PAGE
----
Added March 29, 2010
Type: Monograph
Towards a U.S. Army Officer Corps Strategy for Success: Developing Talent. Authored by Colonel Casey Wardynski, Lieutenant Colonel David S. Lyle, Lieutenant Colonel (Ret) Michael J. Colarusso.
The U.S. Army is almost universally acknowledged as an organization that powerfully develops talent in areas such as leadership, teamwork behavior, work ethics, adaptability, fitness, and many others. Employers know that the Army invests substantially in its people, and that this investment translates directly into enhanced productivity. Despite this well-earned reputation, however, are the Army’s current officer development programs equal to tomorrow’s challenges? Does it suffer from a growing imbalance in talent supply versus demand? Perhaps most importantly, is there an effective relationship between its developmental and employment strategies?
Added February 19, 2010
Type: Monograph
Accessing Talent: The Foundation of a U.S. Army Officer Corps Strategy. Authored by Colonel Casey Wardynski, Lieutenant Colonel David S. Lyle, Lieutenant Colonel (Ret) Michael J. Colarusso.
Organizations often focus their recruiting efforts on high-payoff markets--how does the Army identify the right market in which to focus its officer accessions efforts? What role does education play in officer accessions? How does the Army identify and go about meeting its officer diversity requirements? Why is establishing the proper ratio between commissioning sources so important?
Added February 03, 2010
Type: Op-Ed
A Death Knell for "Don't Ask, Don't Tell". Authored by Professor John R. Martin.
Each month a member of the SSI faculty writes an editorial for our monthly newsletter. This is the Op-Ed for the February 2010 newsletter.
Added February 01, 2010
Type: Monograph
The Army Officers' Professional Ethic--Past, Present, and Future. Authored by Colonel Matthew Moten.
Do you think the Army officer corps needs a clear statement of its professional ethic? Colonel Matthew Moten does, and he has written it in one page. Join the debate.

NB:
In the Fall of 2013, the author of this monograph, Army Colonel Matthew Moten, chose to retire amid reports of his reprimand for misconduct and removal as head of the U.S. Military Academy's History Department, following an investigation of allegations made against him. Published in 2010, this monograph presents the results of Colonel Moten's critical analysis of an issue important to the Army: deepening our understanding of what the Professional Military Ethic means to the profession today. The monograph remains a solid contribution to the dialogue among professionals the Army leadership sought to ignite. In particular, readers should note well Moten's closing paragraphs:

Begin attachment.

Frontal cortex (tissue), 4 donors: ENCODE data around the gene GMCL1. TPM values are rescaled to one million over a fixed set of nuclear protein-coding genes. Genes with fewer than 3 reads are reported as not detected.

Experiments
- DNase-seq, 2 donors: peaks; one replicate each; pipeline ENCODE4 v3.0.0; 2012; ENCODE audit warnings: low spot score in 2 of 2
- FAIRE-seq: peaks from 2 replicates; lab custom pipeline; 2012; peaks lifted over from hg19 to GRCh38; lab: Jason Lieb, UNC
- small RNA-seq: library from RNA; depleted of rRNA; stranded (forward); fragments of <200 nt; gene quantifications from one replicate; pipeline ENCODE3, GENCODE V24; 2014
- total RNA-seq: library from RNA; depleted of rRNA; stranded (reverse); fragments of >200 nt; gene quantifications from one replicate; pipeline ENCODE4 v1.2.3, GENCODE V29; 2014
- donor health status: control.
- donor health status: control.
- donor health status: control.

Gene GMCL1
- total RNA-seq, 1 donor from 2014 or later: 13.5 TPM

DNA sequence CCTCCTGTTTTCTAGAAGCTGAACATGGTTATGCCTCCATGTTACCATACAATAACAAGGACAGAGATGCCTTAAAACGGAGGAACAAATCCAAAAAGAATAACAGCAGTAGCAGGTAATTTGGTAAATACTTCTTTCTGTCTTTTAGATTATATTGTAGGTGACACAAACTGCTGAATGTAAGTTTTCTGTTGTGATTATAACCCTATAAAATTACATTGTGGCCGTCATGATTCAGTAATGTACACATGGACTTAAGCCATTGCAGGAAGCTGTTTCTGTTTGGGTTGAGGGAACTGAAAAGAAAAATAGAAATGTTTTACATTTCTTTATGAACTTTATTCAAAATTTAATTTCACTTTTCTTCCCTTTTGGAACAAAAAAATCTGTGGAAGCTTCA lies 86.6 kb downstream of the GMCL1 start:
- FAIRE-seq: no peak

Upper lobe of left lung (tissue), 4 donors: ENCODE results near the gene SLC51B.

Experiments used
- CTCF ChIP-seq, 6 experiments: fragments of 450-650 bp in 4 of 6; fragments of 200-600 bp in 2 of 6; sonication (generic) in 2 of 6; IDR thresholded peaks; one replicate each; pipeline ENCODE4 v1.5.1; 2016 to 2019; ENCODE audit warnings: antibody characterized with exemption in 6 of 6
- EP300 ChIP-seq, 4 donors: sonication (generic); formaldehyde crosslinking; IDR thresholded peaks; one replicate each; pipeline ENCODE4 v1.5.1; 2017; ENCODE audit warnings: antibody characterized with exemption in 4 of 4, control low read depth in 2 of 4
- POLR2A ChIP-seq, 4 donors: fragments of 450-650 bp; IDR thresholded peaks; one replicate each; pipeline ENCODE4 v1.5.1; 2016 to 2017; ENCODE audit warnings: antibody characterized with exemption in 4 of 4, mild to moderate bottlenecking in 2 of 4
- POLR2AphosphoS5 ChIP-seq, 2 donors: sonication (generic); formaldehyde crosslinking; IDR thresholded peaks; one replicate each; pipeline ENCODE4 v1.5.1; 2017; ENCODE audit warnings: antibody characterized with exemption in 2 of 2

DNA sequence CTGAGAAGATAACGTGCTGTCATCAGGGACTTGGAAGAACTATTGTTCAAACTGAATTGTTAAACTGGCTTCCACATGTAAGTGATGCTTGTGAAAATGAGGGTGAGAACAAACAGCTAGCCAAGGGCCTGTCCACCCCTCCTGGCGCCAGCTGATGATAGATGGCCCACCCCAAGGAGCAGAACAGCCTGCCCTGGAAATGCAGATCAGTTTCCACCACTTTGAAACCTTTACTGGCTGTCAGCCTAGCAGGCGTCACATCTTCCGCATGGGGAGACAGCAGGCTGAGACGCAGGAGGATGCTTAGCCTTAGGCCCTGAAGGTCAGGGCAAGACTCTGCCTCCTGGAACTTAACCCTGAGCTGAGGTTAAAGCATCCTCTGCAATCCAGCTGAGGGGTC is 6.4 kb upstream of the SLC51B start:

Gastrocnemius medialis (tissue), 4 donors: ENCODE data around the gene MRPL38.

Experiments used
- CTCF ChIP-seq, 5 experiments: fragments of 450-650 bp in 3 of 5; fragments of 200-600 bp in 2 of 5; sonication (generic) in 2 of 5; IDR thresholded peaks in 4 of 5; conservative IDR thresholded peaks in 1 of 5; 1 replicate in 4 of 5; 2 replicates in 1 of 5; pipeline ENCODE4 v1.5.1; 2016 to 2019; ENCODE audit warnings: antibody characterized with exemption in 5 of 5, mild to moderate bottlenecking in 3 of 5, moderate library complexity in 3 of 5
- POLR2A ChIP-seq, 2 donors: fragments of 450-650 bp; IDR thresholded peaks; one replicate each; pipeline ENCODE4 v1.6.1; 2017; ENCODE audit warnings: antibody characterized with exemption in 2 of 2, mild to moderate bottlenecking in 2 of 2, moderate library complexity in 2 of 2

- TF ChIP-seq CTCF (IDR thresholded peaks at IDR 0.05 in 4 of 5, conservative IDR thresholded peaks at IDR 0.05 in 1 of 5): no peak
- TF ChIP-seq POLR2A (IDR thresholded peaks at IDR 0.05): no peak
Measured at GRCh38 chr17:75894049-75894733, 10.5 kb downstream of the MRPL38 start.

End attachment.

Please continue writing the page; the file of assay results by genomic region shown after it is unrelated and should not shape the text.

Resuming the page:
"Before the Army accepts such a statement of its professional ethic, much debate is in order. Should we use hard phrases such as "total accountability" and "unlimited liability?" What are officers' core responsibilities as leaders and how far do they extend?

How concisely should we explicate our adherence to the principle of civilian control? Should we espouse nonpartisanship as part of our ethic? The debate required to answer such questions will provide impetus for an Army-wide discussion about the profession, its ethical values, and the role that it should play as a servant of American society in the future. Let it begin."

We, at the U.S. Army War College believe the conversation on the Army's professional ethic must continue, and still find value in Moten's 2010 work, notwithstanding the situation that led to his relief.

Added January 28, 2010
Type: Monograph
The Effects of Multiple Deployments on Army Adolescents. Authored by Dr. Leonard Wong, Dr. Stephen J. Gerras.
Frequent U.S. Army deployments increase the burden on children who must face the stress and strain of separation and anxiety. The authors take a much-needed, detailed look at the effects of multiple deployments on Army adolescents.
Added January 15, 2010
Type: Monograph
Towards a U.S. Army Officer Corps Strategy for Success: Retaining Talent. Authored by Colonel Casey Wardynski, Lieutenant Colonel David S. Lyle, Lieutenant Colonel (Ret) Michael J. Colarusso.
Why have Army junior officer retention rates plummeted since 1983? Are the root causes truly understood? What are the long term consequences of failing to retain talented young officers? What steps has the Army taken to meet this challenge, and how effective have they been? What must the Army do to restore junior officer retention rates to previously healthy levels?